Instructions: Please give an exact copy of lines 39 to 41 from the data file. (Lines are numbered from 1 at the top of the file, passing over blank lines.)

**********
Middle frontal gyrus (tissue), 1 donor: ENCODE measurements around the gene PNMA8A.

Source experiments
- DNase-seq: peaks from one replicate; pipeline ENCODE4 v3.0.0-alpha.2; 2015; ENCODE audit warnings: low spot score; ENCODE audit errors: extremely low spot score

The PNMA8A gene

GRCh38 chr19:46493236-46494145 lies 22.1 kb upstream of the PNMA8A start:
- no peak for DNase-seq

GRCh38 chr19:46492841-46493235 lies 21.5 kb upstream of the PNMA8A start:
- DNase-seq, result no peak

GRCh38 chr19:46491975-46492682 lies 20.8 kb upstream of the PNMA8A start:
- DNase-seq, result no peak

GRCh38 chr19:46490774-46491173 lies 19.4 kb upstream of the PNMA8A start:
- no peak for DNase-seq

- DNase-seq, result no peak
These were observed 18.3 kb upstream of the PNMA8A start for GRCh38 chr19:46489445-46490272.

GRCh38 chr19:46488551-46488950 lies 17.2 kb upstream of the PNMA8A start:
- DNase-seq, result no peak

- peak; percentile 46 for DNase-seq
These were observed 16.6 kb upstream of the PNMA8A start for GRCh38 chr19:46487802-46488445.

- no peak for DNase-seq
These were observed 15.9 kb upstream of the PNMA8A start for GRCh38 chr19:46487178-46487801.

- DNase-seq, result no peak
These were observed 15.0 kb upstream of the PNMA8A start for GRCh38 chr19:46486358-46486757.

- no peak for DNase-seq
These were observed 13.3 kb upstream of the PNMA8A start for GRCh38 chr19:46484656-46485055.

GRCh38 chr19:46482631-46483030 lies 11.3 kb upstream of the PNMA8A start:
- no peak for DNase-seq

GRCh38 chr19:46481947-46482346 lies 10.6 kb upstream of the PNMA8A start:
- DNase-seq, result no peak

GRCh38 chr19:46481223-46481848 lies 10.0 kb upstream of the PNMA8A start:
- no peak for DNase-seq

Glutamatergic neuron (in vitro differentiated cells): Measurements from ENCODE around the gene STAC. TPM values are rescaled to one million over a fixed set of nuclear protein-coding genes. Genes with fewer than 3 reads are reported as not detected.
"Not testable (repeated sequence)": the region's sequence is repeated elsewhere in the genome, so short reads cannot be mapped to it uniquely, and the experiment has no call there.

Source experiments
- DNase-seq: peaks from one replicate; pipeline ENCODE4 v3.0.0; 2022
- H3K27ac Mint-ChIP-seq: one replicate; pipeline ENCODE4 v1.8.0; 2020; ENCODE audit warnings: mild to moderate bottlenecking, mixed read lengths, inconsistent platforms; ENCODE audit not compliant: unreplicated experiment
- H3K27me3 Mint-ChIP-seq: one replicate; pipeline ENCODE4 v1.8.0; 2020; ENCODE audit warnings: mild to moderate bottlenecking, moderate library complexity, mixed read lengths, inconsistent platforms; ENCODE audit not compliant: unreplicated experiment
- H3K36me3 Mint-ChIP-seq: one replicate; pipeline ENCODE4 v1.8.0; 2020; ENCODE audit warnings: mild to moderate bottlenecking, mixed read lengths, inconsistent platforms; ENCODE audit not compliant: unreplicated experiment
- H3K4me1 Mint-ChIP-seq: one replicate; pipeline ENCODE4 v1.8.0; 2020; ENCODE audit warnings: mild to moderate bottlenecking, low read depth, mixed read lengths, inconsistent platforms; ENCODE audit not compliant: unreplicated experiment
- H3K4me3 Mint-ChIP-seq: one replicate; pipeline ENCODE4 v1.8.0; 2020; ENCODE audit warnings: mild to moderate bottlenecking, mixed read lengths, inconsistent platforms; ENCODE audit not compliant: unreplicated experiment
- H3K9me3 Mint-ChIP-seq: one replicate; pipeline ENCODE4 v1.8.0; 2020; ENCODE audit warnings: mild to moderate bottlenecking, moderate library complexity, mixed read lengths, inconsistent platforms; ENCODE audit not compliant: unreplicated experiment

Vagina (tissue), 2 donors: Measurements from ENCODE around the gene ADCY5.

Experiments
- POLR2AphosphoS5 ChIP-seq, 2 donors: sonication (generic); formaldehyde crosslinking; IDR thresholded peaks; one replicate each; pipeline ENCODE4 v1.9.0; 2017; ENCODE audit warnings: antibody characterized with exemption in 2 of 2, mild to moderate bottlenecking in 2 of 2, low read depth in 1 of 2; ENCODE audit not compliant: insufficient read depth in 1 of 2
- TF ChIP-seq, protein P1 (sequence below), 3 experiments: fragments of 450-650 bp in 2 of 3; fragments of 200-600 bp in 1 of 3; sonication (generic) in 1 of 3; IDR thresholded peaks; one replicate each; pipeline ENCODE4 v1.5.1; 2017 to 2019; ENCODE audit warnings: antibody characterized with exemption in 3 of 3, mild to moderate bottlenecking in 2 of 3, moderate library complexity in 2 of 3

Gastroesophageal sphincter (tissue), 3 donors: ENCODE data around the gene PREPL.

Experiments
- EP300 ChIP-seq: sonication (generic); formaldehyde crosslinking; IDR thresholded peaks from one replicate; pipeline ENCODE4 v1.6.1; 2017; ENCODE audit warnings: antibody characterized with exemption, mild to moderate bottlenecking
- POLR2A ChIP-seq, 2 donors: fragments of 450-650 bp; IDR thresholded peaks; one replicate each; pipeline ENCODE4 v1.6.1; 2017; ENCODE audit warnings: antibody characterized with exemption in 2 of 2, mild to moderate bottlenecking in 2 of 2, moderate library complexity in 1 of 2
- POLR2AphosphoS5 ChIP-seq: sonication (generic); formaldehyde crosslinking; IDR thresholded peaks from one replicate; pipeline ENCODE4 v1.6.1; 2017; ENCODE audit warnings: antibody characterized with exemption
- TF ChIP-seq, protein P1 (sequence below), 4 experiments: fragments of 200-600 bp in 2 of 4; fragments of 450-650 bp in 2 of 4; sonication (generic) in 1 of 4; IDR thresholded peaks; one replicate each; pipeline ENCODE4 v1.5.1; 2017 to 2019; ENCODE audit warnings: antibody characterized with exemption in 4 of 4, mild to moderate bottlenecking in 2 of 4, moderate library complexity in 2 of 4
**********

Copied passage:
- H3K4me3 Mint-ChIP-seq: one replicate; pipeline ENCODE4 v1.8.0; 2020; ENCODE audit warnings: mild to moderate bottlenecking, mixed read lengths, inconsistent platforms; ENCODE audit not compliant: unreplicated experiment
- H3K9me3 Mint-ChIP-seq: one replicate; pipeline ENCODE4 v1.8.0; 2020; ENCODE audit warnings: mild to moderate bottlenecking, moderate library complexity, mixed read lengths, inconsistent platforms; ENCODE audit not compliant: unreplicated experiment

Vagina (tissue), 2 donors: Measurements from ENCODE around the gene ADCY5.